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Class action lawsuit accuses Google of unfair Android behaviors

Google is facing a class-action lawsuit for allegedly agreeing with smartphone makers to pre-install a suite of Google apps on every smartphone.

Published Sat, May 3 2014 12:14 PM CDT   |   Updated Sat, Aug 8 2020 10:29 AM CDT

Google has been slapped by a class-action lawsuit, accusing the company of forcing smartphone manufacturers to use the Google search engine by default. Google's alleged actions ultimately led to higher smartphone devices, which hurts customers and their ability to purchase devices at lower prices.

Class action lawsuit accuses Google of unfair Android behaviors | TweakTown.com

"It's clear that Google has not achieved this monopoly through offering a better search engine, but through its strategic, anti-competitive placement, and it doesn't take a forensic economist to see that this evidence of market manipulation," said Steve Berman, Hagens Berman attorney. "Simply put, there is no lawful, pro-competitive reason for Google to condition license to pre-load popular Google apps like this."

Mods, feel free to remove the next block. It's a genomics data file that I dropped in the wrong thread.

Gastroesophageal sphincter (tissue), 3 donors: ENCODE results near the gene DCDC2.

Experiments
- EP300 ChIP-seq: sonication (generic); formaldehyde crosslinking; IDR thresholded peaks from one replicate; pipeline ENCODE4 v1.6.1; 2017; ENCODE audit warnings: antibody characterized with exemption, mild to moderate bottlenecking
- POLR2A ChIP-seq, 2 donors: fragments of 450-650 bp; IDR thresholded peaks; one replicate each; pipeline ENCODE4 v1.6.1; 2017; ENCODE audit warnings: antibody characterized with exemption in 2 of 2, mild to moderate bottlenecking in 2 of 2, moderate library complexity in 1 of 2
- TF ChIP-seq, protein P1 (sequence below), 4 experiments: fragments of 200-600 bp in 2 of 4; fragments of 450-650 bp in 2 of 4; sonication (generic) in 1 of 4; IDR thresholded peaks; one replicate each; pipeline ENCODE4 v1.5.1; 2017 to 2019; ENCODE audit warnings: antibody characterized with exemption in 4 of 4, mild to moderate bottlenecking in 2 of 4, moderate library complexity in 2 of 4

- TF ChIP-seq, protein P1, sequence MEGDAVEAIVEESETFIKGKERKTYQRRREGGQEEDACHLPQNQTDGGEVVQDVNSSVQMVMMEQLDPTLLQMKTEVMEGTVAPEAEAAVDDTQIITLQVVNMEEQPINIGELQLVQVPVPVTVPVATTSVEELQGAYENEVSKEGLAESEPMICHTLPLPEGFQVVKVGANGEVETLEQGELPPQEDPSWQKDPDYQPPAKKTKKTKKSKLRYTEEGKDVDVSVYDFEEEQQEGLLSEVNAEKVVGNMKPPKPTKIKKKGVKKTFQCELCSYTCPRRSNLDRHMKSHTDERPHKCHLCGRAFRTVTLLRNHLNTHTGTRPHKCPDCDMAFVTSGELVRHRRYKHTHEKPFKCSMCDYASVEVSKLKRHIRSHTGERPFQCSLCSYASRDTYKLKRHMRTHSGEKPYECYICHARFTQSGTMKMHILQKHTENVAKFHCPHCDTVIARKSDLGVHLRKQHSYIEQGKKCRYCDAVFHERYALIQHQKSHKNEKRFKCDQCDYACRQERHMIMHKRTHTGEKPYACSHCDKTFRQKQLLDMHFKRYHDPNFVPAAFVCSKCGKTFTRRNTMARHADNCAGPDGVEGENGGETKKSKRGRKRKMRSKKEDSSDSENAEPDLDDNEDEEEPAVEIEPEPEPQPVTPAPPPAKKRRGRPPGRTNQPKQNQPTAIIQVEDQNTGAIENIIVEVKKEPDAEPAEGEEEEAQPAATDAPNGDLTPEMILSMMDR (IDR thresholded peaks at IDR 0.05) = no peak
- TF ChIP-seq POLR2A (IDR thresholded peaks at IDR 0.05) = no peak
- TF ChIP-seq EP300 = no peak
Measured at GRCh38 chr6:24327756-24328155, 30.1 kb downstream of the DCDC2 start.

The class-action lawsuit was filed by the Berkeley-based lawsuit in the U.S. District Court for the Northern District of California - and says manufacturers have to agree to the Mobile Application Distribution Agreement (MADA), so Google apps are available pre-installed.

An experienced tech journalist and marketing specialist, Michael joins TweakTown looking to cover everything from consumer electronics to enterprise cloud technology. A former Staff Writer at DailyTech, Michael is now the West Coast News Editor and will contribute news stories on a daily basis. In addition to contributing here, Michael also runs his own tech blog, AlamedaTech.com, while he looks to remain busy in the tech world.

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